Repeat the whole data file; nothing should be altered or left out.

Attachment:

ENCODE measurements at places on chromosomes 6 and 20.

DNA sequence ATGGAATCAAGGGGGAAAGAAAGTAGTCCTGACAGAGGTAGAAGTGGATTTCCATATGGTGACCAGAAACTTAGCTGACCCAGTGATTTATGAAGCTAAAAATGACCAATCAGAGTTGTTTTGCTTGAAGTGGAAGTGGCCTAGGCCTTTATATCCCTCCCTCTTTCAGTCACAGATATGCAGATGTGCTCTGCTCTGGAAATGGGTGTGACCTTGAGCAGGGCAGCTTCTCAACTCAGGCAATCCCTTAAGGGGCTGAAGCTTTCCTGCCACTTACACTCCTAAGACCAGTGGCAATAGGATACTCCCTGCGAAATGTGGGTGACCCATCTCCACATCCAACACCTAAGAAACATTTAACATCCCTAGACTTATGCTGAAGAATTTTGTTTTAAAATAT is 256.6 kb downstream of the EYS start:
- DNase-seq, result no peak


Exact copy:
ENCODE measurements at places on chromosomes 6 and 20.

DNA sequence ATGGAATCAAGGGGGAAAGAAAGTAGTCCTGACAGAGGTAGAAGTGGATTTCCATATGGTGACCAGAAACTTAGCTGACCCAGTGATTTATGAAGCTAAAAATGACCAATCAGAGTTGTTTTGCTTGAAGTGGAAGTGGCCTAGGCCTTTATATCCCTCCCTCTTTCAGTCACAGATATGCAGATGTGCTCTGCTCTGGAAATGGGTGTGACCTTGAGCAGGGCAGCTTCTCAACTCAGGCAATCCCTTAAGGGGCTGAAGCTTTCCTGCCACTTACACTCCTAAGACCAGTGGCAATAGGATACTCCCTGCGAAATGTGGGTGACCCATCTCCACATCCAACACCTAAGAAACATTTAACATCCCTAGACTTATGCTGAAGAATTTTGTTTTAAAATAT is 256.6 kb downstream of the EYS start:
- DNase-seq, result no peak